Delaware Law Office
of Larry D. Sullivan, Esquire

A Weblog?
The column to the right, is a news/editorial/comment column. It is a weblog, also know as a blog.

The weblog thing comes from, which offers us a convenient way to manage the posting, administratively. You don't really need to know all of that, but we have included this explanation so that you won't be confused by the term "blog".

Another important topic here is that since the column includes editorials and comments, you can be sure that we are just exercising our free speech rights as guaranteed by the Constitution and as not yet abridged by a reactionary opportunistic vocal minority.

opinions, everybody's got one...
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We encourage the exchange of responsible ideas.

Saturday, June 15, 2002

segway lobbies for sidewalks

Whether you call the motorized scooter by the name Ginger, It, the Segway Human Transporter, or "electric personal assistive mobility device," there's been a flury of activity by its creator and manufacturer to bring the vehicle some public visibility. Testing by mail carriers, police, and warehouse workers was only one start to its adoption as a mainstream source of transportation.

The vehicle hasn't been released yet to the public, but its manufacturer, Delaware limited liability company Segway, has been actively courting politicians. Company lobbyists have been visiting state houses, and working to convince legislators to allow use of the motorized scooter on sidewalks.

They've even been attempting to remove the ban that prohibits the use of the vehicles on sidewalks and trails paid for by federal funds. Though, there have been some concerns voiced about the use of the vehicles on federal wilderness trails.

The Center for Injury Research and Policy has compiled a considerable amount of information about the Segway, and includes links to Segway legislation pending as of March 6, 2002 in many statehouses. Twenty four states have passed laws allowing for the vehicle's use, and in four others, legislation awaits governors' signatures. provides a good list of positives and negatives relating to the use of the Segway transporter.

In Delaware, legislation on the Segway moved into the Senate Public Safety Committee on June 11, 2002. Here are some of the Delaware provisions that are part of the bill:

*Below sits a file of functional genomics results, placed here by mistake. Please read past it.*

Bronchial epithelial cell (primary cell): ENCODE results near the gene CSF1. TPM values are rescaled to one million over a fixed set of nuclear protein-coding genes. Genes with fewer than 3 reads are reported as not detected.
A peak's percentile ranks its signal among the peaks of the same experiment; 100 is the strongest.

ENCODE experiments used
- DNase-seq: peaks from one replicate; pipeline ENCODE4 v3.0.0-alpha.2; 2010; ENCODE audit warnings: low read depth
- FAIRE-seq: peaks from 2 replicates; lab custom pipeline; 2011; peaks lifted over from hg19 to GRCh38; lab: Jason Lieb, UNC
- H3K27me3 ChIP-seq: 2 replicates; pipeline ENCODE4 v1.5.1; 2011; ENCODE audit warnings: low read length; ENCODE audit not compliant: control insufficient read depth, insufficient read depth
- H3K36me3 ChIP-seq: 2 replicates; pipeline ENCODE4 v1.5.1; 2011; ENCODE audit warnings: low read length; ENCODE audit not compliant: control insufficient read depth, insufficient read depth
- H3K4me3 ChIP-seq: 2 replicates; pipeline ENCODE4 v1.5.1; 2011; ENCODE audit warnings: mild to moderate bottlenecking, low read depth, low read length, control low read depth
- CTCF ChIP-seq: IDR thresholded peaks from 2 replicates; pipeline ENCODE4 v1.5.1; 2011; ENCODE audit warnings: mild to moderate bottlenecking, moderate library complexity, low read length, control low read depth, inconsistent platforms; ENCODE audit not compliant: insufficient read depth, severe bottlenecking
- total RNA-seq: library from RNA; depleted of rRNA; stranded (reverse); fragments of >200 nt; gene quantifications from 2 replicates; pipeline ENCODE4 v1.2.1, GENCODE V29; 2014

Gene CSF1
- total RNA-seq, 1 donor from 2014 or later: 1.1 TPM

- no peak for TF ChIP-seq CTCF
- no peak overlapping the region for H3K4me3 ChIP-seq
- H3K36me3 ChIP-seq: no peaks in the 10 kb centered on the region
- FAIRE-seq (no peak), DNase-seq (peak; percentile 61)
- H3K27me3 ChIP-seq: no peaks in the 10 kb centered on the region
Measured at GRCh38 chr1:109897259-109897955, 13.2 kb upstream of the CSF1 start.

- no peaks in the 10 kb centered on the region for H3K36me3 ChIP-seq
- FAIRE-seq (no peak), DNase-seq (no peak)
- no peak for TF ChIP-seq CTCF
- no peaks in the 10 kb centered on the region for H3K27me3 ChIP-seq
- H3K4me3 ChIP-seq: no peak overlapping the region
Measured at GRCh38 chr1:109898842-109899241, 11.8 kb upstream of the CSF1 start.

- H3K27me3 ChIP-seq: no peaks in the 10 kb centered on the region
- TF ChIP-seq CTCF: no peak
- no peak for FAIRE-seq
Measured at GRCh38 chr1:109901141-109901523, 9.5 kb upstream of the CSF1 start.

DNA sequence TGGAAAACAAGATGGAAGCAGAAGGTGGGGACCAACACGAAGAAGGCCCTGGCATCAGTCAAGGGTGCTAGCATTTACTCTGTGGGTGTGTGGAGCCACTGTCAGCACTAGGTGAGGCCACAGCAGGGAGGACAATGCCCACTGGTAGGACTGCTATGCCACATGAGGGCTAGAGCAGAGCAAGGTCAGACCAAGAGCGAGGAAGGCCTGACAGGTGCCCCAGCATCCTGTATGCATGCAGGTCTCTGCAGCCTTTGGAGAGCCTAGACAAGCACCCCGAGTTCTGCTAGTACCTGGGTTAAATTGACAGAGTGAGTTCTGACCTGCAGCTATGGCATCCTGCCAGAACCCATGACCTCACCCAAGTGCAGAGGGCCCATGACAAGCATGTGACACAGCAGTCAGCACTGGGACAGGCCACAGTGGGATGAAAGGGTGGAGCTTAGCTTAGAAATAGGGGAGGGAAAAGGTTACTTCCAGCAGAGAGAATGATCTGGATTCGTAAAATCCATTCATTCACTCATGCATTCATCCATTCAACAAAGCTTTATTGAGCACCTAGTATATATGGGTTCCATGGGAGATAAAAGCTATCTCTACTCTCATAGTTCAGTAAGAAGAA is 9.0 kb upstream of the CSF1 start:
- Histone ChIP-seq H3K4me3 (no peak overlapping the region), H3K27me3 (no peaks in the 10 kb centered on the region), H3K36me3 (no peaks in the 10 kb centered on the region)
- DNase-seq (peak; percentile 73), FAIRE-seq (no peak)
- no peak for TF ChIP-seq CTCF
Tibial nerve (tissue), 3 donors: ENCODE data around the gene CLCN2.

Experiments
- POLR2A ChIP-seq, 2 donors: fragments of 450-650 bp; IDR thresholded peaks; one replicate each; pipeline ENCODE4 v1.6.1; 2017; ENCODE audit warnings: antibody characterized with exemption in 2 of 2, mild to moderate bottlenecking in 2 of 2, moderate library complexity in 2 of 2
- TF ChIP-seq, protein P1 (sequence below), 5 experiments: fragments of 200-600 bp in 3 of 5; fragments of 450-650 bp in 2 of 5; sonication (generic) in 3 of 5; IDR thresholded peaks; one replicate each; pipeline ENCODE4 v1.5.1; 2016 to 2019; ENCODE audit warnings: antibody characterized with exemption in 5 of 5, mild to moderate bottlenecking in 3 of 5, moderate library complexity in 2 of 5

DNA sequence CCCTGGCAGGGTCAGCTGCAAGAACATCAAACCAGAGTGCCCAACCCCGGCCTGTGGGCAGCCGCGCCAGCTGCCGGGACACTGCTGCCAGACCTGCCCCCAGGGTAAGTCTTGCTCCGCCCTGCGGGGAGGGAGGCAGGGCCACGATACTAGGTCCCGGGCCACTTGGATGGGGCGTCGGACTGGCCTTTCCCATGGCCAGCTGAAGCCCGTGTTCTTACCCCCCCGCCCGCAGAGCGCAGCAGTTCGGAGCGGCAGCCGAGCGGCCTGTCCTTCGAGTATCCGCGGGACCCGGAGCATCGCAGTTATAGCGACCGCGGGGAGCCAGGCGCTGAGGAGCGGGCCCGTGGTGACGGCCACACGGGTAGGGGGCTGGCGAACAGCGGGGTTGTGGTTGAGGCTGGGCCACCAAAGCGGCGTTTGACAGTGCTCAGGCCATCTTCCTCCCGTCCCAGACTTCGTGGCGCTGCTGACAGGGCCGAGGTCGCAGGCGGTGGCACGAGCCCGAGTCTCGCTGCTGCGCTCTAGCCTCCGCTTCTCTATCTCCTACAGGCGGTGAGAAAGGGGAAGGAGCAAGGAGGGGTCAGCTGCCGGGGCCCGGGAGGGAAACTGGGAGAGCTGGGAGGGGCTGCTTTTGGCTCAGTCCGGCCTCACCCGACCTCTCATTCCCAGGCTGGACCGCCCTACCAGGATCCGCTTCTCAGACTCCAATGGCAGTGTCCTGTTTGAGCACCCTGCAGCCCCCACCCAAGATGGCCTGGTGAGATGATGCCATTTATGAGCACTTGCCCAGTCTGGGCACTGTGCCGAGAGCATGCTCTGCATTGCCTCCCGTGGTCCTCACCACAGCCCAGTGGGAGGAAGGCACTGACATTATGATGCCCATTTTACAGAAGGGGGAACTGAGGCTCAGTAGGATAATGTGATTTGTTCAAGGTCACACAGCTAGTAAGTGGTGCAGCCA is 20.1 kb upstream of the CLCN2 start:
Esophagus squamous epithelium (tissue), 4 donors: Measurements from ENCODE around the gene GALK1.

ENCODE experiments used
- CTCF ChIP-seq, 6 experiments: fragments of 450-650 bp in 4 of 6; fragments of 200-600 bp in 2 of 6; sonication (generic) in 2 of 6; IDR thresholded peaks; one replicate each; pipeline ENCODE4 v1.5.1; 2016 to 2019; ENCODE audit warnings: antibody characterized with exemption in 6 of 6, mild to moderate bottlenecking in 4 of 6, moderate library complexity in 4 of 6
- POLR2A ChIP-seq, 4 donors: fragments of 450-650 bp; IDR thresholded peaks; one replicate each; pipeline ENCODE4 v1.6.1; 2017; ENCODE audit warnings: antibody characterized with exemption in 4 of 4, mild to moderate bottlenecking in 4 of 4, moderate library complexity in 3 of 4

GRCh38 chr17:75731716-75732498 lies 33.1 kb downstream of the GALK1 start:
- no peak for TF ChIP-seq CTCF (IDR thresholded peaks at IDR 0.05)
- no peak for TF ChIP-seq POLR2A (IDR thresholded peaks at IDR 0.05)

"Section 4198N. Operation of Electric Personal Assistive Mobility Devices (?EPAMD?).

Nothing in this Title of Delaware Law shall be construed to limit the operation of an EPAMD on the public highways, sidewalks, and bike ways of the State except the following:

A person operating an EPAMD shall obey all speed limits and shall yield the right-of-way to pedestrians and human powered devices at all times. An operator must also be given an audible signal before overtaking and passing any pedestrian. Failure to obey shall result in a warning for the first offense, $10.00 fine for the second or subsequent offense, and impoundment of up to thirty days for the third or subsequent offenses.

An EPAMD shall not require a license plate or be registered by the Division of Motor Vehicles.

An EPAMD shall be equipped with front, rear, and side reflectors; a system that when employed will enable the operator to bring the device to a controlled stop; and, if the EPAMD is operated between one-half (1/2) hour after sunset and one-half (1/2) hour before sunrise, a lamp emitting a white light which, while the EPAMD is in motion, sufficiently illuminates the area in front of the operator; provided that these provisions shall be satisfied if the operator of the EPAMD wears a headlight and reflectors on his or her person.

No proof of financial responsibility is required for the operation of an EPAMD.